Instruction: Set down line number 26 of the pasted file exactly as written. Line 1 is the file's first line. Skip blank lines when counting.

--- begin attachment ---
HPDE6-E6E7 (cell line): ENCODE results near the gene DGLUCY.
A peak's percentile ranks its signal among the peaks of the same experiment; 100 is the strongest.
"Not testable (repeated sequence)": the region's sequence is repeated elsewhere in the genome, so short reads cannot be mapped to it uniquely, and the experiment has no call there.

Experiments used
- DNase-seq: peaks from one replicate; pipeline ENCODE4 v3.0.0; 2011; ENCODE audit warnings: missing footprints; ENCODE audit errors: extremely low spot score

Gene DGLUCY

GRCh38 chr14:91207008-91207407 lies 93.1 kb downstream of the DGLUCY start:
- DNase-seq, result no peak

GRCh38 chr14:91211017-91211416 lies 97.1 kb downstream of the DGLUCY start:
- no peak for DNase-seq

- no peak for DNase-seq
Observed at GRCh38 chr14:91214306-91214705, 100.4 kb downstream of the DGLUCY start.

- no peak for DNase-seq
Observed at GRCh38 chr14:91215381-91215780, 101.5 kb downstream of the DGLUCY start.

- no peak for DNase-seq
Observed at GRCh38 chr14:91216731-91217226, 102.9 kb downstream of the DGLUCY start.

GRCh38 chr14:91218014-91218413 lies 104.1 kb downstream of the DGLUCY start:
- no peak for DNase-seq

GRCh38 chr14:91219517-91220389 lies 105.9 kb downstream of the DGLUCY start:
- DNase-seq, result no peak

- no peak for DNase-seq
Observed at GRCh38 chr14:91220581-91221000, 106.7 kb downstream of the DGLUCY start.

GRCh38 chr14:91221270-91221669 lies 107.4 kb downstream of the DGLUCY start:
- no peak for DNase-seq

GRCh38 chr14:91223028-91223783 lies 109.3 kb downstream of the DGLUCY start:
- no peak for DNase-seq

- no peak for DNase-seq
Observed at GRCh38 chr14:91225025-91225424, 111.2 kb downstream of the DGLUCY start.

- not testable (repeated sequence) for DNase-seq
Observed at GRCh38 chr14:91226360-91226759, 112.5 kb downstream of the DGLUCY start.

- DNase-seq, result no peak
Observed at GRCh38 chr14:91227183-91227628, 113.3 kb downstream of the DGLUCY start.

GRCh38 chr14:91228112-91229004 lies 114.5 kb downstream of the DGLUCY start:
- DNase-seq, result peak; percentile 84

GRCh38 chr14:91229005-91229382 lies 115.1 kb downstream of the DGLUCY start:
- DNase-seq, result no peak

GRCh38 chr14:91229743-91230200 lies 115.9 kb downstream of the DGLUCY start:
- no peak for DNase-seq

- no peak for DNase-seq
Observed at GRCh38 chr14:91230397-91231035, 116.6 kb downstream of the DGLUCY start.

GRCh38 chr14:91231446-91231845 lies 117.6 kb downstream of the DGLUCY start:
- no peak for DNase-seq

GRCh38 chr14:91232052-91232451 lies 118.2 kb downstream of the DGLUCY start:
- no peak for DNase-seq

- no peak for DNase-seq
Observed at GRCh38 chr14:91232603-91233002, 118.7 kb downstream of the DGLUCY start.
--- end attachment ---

- no peak for DNase-seq